Now I’m going to share something with you, something I dared not say aloud before, and I’m wondering how many of you were thinking the same thing. I have been thinking that 2019 would potentially be the most challenging year yet in Tesla’s drama-filled history. No great insights here. It’s just a matter of observing the landscape and thus wondering how Model 3 sales could sustain a continued high volume in 2019. We went into the year with no solid indication that the $35,000 car was on the immediate horizon. The year also commenced with a federal tax credit that had just been sliced in half from $7,500 to $3,750. Therefore, anyone with a tax liability greater than $3,750 had good reason to purchase in 2018. And many many did. There are, of course, Europe and China to count on to bolster sales, but one January report had European Model 3 orders at only 6,000 cars. That’s well under a month’s production.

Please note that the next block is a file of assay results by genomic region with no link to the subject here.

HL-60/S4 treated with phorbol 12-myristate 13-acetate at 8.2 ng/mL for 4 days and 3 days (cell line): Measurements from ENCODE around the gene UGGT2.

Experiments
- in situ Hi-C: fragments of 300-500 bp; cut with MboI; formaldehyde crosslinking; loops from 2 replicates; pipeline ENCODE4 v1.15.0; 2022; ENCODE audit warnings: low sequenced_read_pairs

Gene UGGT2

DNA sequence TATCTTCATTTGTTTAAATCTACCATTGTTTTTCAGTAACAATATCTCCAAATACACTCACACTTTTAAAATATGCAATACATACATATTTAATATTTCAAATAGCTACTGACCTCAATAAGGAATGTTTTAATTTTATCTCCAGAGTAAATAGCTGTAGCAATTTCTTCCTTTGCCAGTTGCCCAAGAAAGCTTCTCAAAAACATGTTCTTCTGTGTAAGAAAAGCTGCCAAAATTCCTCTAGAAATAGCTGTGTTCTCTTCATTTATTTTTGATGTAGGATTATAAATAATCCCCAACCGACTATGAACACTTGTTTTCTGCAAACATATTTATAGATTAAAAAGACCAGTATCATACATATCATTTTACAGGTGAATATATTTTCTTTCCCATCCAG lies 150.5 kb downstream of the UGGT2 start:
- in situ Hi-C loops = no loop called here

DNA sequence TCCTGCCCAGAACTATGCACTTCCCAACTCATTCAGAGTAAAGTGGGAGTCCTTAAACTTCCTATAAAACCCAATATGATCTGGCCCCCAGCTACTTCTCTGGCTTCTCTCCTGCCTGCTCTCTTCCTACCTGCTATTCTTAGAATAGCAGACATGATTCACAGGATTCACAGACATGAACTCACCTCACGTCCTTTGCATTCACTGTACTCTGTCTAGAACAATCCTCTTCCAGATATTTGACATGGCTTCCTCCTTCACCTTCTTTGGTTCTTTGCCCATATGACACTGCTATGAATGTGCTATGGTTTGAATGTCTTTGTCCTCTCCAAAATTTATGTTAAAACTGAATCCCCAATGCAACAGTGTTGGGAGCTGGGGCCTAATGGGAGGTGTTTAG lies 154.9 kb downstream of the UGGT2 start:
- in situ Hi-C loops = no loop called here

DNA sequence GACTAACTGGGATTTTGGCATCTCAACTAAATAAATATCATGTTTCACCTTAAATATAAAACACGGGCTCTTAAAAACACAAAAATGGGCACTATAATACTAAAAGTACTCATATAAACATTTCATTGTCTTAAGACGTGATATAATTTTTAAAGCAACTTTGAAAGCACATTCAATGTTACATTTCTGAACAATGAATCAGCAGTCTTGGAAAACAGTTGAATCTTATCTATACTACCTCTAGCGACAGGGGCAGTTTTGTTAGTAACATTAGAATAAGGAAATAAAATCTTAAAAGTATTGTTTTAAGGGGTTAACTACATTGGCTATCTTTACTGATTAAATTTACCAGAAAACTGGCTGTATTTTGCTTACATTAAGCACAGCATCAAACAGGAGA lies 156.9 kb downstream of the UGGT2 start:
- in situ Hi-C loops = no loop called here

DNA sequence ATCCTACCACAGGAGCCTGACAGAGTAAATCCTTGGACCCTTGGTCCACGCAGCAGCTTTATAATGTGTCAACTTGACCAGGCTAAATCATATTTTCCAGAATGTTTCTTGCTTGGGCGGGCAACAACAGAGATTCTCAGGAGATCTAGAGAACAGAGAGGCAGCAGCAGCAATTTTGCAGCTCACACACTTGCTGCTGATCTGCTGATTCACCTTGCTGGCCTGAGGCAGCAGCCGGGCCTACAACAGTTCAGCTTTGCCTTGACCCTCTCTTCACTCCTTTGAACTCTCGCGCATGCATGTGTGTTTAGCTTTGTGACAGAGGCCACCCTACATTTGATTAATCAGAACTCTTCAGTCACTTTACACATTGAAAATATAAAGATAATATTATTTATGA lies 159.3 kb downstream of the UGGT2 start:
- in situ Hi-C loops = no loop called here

And yet Tesla was in a position whereby it must maintain a high volume of sales in order to keep production costs minimized. It was like some kind of reverse Catch-22. On top of that, we had the leaked company email from last November noting that it would cost about $38,000 to produce a $35,000 car at that time. To achieve the low end of Tesla’s 20–25% gross margin goal, the car would have to be built for about $28,000.

How was the company going to do that? Given the likelihood that the only sure way to maintain and even increase sales volume in 2019 was to release the $35,000 version of the car, that a whopping $10,000 had to be trimmed from production costs to make such a move feasible, and that China production wouldn’t be coming online for at least one year … just how was Tesla going to pull that off?